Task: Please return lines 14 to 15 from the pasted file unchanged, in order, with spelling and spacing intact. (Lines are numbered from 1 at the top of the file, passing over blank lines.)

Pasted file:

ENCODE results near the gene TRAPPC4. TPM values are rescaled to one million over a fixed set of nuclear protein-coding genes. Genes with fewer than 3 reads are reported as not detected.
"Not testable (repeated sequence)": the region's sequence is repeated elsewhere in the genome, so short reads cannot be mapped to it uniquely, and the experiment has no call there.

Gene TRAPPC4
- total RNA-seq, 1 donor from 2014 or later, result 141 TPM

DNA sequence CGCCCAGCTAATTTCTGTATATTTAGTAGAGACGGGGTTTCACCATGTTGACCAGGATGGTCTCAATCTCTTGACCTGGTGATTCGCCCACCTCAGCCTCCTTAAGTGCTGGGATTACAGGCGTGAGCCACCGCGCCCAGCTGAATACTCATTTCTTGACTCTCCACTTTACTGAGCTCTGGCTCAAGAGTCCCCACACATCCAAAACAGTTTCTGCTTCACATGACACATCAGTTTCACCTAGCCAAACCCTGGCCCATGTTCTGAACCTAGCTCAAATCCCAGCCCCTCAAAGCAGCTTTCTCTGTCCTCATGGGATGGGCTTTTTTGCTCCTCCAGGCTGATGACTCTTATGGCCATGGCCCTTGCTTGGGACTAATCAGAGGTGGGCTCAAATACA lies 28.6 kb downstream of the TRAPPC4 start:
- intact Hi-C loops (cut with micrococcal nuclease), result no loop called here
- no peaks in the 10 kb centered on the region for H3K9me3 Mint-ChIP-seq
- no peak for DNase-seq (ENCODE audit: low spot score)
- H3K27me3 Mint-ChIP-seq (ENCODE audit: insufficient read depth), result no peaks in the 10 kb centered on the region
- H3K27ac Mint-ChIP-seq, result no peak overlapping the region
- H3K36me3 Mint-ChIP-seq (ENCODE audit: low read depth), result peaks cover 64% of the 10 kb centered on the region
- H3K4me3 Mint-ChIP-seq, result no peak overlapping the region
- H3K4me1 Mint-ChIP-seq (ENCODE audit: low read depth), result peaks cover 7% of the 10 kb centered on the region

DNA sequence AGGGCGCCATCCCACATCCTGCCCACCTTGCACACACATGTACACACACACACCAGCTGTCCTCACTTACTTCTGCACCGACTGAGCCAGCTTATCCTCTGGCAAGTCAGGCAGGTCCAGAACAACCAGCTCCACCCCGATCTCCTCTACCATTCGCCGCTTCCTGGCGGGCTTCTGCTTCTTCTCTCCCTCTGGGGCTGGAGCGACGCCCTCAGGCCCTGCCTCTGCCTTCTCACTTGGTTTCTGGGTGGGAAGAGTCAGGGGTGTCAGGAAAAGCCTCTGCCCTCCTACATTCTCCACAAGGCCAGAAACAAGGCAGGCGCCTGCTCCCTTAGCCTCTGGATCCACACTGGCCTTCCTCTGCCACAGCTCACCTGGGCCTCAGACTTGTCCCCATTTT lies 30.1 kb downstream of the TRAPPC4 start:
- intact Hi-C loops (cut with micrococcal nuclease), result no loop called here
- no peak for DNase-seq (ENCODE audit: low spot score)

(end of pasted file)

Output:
DNA sequence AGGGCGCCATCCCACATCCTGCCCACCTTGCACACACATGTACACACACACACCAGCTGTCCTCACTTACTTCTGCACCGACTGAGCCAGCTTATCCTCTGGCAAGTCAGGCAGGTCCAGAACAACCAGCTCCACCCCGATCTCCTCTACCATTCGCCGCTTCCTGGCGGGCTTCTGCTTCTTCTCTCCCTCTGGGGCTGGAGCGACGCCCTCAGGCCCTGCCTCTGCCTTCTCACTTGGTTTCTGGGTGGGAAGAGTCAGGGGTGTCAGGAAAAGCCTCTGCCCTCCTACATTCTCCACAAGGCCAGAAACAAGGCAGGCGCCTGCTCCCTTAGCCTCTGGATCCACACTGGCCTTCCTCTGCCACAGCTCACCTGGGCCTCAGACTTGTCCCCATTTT lies 30.1 kb downstream of the TRAPPC4 start:
- intact Hi-C loops (cut with micrococcal nuclease), result no loop called here